Herein we develop a new method to determine oscillator strength values of atomic absorption lines with state-of-the-art detailed spectral synthesis calculations of the optical spectrum of the Sun and of standard spectral reference stars. We update the log(gf) values of 911 neutral lines observed in the KPNO-FTS flux spectrum of the Sun and high-resolution echelle spectra (R = 80 000) of Procyon (F5 IV-V) and ε Eri (K2 V) observed with large signal-to-noise (S/N) ratios of ∼2000 using the new Mercator-Hermes spectrograph at La Palma Observatory (Spain). We find for 483 Fe i, 85 Ni i, and 51 Si i absorption lines in the sample a systematic overestimation of the literature log(gf) values with central line depths below 15%. We employ a curve-of-growth analysis technique to test the accuracy of the new oscillator strength values and compare calculated equivalent line widths to the Moore, Minnaert, and Houtgast atlas of the Sun. The online SpectroWeb database at spectra.freeshell.org interactively displays the observed and synthetic spectra and provides the new log(gf) values together with important atomic line data. The graphical database is under development for stellar reference spectra of every spectral sub-class observed with large spectral resolution and S/N ratios. © 2011 Published by NRC Research Press.

Lapenta G.,Catholic University of Leuven | Bettarini L.,Royal Observatory of Belgium
Geophysical Research Letters | Year: 2011

We report a 3D magnetohydrodynamics simulation that studies the formation of dipolarization fronts during magnetotail reconnection. The crucial new feature uncovered in the present 3D simulation is that the process of reconnection produces flux ropes developing within the reconnection region. These flux ropes are unstable to the kink mode and introduce a spontaneous structure in the dawn-dusk direction. The dipolarization fronts forming downstream of reconnection are strongly affected by the kinking ropes. At the fronts, a density gradient is present with opposite direction to that of the acceleration field and leads to an interchange instability. We present evidence for a causal link where the perturbations of the kinking flux ropes with their natural and well defined scales drive and select the scales for the interchange mode in the dipolarization fronts. The results of the simulation are validated against measured structures observed by the THEMIS mission. Copyright 2011 by the American Geophysical Union.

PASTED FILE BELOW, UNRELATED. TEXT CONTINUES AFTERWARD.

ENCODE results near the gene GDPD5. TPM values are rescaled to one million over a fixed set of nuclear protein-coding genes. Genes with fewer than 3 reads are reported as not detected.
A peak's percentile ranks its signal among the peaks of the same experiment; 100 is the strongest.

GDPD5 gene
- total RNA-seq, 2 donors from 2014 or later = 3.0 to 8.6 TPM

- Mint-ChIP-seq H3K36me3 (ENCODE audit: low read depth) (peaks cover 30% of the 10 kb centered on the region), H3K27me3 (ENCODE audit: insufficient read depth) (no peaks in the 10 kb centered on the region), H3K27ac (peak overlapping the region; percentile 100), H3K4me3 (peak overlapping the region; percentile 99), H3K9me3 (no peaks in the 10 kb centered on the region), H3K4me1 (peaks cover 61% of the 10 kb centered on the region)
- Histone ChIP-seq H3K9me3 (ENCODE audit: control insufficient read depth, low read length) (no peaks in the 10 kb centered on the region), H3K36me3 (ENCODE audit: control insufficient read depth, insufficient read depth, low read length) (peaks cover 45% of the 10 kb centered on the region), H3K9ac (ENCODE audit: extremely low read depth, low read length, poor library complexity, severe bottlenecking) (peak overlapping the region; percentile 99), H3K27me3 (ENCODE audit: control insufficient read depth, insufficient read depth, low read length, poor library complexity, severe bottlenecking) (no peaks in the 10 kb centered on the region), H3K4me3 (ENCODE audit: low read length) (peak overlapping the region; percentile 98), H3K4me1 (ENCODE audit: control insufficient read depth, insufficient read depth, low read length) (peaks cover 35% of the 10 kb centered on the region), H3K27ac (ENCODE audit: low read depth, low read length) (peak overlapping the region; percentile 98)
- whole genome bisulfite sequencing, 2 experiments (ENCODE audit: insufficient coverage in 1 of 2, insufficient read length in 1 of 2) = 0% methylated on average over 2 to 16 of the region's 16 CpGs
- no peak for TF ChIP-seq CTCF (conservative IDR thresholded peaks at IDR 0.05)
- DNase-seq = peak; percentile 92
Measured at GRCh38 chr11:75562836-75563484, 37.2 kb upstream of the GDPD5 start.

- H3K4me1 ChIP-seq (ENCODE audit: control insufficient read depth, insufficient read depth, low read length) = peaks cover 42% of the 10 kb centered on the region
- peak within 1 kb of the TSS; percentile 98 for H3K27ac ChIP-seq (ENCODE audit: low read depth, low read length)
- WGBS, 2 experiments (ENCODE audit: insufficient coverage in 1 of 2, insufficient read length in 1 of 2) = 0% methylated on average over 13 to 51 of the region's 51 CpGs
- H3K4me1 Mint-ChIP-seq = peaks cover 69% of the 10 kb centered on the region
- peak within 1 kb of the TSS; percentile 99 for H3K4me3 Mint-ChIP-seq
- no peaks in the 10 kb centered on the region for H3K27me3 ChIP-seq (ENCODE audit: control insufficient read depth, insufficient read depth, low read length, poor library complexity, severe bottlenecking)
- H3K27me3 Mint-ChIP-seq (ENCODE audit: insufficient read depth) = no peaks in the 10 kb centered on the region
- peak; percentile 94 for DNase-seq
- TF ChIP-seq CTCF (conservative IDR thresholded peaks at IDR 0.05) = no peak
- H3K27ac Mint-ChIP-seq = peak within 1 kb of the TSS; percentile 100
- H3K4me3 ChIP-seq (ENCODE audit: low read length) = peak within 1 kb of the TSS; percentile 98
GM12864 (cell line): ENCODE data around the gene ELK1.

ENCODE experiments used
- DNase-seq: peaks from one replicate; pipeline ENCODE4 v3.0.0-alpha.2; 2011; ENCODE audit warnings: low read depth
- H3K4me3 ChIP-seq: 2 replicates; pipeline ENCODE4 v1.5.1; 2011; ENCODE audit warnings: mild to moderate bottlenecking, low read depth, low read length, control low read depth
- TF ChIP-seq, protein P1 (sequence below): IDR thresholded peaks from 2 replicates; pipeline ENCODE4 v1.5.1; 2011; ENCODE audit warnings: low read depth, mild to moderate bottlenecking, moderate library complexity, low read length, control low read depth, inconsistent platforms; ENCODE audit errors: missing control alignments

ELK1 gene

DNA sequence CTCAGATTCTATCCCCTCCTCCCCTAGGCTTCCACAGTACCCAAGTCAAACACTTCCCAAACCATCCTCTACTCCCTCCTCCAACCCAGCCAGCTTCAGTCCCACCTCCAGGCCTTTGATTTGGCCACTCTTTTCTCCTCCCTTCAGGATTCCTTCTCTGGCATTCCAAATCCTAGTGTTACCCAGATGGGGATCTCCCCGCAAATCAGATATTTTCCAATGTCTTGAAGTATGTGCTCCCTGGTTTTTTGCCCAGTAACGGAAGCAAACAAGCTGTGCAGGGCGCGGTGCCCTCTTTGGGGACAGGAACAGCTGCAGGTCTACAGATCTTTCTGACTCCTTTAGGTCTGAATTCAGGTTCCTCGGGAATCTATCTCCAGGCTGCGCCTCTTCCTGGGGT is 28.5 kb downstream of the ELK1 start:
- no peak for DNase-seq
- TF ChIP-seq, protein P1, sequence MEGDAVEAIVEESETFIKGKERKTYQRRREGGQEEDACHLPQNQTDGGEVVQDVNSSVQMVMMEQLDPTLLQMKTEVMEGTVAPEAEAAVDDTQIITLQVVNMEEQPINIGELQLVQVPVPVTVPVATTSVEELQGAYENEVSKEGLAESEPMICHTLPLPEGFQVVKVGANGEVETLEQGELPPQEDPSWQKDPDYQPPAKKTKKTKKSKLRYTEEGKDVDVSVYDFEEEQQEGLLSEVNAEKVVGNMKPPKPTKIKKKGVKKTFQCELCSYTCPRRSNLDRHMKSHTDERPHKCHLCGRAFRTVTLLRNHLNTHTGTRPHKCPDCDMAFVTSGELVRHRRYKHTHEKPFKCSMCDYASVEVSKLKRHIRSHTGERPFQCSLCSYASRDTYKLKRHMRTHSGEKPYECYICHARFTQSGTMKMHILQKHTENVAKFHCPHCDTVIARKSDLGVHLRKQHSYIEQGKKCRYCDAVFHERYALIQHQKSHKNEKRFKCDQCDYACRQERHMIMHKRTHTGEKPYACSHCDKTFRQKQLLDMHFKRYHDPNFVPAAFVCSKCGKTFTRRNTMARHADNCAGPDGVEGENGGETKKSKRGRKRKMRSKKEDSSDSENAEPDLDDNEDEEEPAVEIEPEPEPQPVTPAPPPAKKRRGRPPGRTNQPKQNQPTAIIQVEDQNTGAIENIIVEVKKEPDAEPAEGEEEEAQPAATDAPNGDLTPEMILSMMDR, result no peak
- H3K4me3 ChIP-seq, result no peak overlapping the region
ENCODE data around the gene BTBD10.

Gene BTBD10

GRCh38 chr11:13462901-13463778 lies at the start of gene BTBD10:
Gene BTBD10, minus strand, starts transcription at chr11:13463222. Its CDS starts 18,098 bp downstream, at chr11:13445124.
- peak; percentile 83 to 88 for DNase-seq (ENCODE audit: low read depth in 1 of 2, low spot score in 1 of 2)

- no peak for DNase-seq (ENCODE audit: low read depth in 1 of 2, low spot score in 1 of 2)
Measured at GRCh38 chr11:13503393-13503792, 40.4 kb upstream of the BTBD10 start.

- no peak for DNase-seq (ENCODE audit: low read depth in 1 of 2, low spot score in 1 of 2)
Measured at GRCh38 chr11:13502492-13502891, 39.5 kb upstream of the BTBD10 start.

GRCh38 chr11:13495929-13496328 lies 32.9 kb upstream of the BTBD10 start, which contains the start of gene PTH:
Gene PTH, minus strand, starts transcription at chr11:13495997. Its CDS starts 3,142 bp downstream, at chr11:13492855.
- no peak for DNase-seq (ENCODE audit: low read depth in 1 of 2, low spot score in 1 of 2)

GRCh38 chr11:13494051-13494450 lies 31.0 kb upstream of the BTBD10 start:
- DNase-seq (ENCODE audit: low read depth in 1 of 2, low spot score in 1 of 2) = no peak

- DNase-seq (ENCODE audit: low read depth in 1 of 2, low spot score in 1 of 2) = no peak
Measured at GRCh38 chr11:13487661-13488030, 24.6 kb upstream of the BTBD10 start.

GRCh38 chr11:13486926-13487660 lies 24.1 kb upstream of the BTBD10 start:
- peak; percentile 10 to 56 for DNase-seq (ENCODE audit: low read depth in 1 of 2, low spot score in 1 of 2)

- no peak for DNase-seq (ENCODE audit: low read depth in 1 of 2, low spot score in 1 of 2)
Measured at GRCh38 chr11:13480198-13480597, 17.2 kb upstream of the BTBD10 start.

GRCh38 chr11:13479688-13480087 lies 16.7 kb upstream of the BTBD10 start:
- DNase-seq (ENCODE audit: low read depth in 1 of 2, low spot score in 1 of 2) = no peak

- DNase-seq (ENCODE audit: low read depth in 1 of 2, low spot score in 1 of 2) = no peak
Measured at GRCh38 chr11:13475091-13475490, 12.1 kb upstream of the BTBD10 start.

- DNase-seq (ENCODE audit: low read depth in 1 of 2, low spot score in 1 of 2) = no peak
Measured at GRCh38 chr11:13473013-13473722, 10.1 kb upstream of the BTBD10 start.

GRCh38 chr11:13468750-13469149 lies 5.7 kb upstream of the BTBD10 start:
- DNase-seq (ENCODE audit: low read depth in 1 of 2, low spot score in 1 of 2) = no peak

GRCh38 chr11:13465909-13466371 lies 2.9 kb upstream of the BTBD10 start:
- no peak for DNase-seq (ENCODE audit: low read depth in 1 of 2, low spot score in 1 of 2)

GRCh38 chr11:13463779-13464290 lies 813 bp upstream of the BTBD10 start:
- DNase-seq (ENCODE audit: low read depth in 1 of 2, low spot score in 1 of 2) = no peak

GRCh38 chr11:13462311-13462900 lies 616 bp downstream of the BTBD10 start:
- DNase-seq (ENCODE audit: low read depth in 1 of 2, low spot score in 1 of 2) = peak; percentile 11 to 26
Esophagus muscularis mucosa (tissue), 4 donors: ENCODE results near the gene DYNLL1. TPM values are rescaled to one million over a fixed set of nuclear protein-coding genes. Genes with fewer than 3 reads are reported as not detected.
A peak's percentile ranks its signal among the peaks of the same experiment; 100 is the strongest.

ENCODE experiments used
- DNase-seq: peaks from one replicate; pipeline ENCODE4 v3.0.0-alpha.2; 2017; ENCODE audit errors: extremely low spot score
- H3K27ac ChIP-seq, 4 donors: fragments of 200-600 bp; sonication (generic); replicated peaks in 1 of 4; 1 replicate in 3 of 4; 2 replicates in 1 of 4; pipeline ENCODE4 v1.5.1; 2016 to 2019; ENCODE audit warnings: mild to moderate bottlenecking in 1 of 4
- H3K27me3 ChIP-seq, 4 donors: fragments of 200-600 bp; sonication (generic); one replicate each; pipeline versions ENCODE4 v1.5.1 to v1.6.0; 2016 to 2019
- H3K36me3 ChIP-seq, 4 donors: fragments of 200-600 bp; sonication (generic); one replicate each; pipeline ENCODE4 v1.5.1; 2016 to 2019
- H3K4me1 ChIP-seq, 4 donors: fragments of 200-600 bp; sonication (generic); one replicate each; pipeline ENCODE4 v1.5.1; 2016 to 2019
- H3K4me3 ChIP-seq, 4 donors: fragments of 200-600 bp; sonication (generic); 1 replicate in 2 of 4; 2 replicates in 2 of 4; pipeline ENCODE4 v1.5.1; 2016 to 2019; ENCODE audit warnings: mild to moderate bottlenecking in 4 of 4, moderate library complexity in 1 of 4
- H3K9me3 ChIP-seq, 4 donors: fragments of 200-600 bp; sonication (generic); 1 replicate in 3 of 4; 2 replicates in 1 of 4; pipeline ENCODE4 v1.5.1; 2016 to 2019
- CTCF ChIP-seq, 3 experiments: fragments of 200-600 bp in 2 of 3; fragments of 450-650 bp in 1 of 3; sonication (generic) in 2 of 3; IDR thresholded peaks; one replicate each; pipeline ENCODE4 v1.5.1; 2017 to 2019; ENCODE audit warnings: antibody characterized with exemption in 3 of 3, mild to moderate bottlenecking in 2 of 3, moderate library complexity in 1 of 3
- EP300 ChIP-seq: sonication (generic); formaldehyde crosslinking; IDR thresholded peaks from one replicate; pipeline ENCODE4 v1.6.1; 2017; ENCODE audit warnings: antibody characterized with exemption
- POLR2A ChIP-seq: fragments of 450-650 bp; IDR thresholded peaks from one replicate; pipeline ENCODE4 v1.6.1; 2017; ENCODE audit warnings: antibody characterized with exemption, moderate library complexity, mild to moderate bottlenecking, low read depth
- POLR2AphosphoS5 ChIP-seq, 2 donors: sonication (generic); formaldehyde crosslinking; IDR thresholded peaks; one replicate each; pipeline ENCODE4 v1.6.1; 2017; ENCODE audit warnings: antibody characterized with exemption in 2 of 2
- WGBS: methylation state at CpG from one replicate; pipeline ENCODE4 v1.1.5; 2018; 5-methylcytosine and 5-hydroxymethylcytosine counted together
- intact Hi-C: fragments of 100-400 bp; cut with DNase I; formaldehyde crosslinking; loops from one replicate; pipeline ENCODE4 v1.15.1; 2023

Rosenblatt P.,Royal Observatory of Belgium
Astronomy and Astrophysics Review | Year: 2011

The origin of the Martian moons, Phobos and Deimos, is still an open issue: either they are asteroids captured by Mars or they formed in situ from a circum-Mars debris disk. The capture scenario mainly relies on the remote-sensing observations of their surfaces, which suggest that the moon material is similar to outer-belt asteroid material. This scenario, however, requires high tidal dissipation rates inside the moons to account for their current orbits around Mars. Although the in situ formation scenarios have not been studied in great details, no observational constraints argue against them. Little attention has been paid to the internal structure of the moons, yet it is pertinent for explaining their origin. The low density of the moons indicates that their interior contains significant amounts of porous material and/or water ice. The porous content is estimated to be in the range of 30-60% of the volume for both moons. This high porosity enhances the tidal dissipation rate but not sufficiently to meet the requirement of the capture scenario. On the other hand, a large porosity is a natural consequence of re-accretion of debris at Mars' orbit, thus providing support to the in situ formation scenarios. The low density also allows for abundant water ice inside the moons, which might significantly increase the tidal dissipation rate in their interiors, possibly to a sufficient level for the capture scenario. Precise measurements of the rotation and gravity field of the moons are needed to tightly constrain their internal structure in order to help answering the question of the origin. © Springer-Verlag 2011.